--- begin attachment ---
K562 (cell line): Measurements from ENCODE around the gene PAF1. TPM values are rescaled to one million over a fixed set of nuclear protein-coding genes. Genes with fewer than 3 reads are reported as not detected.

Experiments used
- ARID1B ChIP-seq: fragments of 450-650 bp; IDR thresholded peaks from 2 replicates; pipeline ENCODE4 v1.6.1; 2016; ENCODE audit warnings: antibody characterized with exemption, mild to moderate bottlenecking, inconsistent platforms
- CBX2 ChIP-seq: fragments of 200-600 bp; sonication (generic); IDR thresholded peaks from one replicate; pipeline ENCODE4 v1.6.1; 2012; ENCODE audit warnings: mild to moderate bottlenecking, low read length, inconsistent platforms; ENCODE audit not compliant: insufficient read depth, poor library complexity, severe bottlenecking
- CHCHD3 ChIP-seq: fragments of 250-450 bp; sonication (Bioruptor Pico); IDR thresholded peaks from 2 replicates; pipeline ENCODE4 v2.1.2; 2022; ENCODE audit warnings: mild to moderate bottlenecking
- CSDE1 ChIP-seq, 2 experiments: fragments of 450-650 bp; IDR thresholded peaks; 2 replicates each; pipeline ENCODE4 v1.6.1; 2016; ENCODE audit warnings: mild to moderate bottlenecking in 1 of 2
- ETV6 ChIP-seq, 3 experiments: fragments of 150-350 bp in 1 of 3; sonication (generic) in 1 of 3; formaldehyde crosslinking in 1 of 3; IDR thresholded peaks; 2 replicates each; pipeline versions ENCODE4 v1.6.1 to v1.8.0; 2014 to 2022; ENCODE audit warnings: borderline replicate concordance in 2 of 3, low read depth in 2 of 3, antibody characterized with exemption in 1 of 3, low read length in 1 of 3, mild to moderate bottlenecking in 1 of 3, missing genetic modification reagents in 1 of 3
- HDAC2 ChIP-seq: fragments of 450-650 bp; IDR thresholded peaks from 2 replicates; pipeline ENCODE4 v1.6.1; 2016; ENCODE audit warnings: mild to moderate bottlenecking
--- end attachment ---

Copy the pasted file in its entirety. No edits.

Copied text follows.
K562 (cell line): Measurements from ENCODE around the gene PAF1. TPM values are rescaled to one million over a fixed set of nuclear protein-coding genes. Genes with fewer than 3 reads are reported as not detected.

Experiments used
- ARID1B ChIP-seq: fragments of 450-650 bp; IDR thresholded peaks from 2 replicates; pipeline ENCODE4 v1.6.1; 2016; ENCODE audit warnings: antibody characterized with exemption, mild to moderate bottlenecking, inconsistent platforms
- CBX2 ChIP-seq: fragments of 200-600 bp; sonication (generic); IDR thresholded peaks from one replicate; pipeline ENCODE4 v1.6.1; 2012; ENCODE audit warnings: mild to moderate bottlenecking, low read length, inconsistent platforms; ENCODE audit not compliant: insufficient read depth, poor library complexity, severe bottlenecking
- CHCHD3 ChIP-seq: fragments of 250-450 bp; sonication (Bioruptor Pico); IDR thresholded peaks from 2 replicates; pipeline ENCODE4 v2.1.2; 2022; ENCODE audit warnings: mild to moderate bottlenecking
- CSDE1 ChIP-seq, 2 experiments: fragments of 450-650 bp; IDR thresholded peaks; 2 replicates each; pipeline ENCODE4 v1.6.1; 2016; ENCODE audit warnings: mild to moderate bottlenecking in 1 of 2
- ETV6 ChIP-seq, 3 experiments: fragments of 150-350 bp in 1 of 3; sonication (generic) in 1 of 3; formaldehyde crosslinking in 1 of 3; IDR thresholded peaks; 2 replicates each; pipeline versions ENCODE4 v1.6.1 to v1.8.0; 2014 to 2022; ENCODE audit warnings: borderline replicate concordance in 2 of 3, low read depth in 2 of 3, antibody characterized with exemption in 1 of 3, low read length in 1 of 3, mild to moderate bottlenecking in 1 of 3, missing genetic modification reagents in 1 of 3
- HDAC2 ChIP-seq: fragments of 450-650 bp; IDR thresholded peaks from 2 replicates; pipeline ENCODE4 v1.6.1; 2016; ENCODE audit warnings: mild to moderate bottlenecking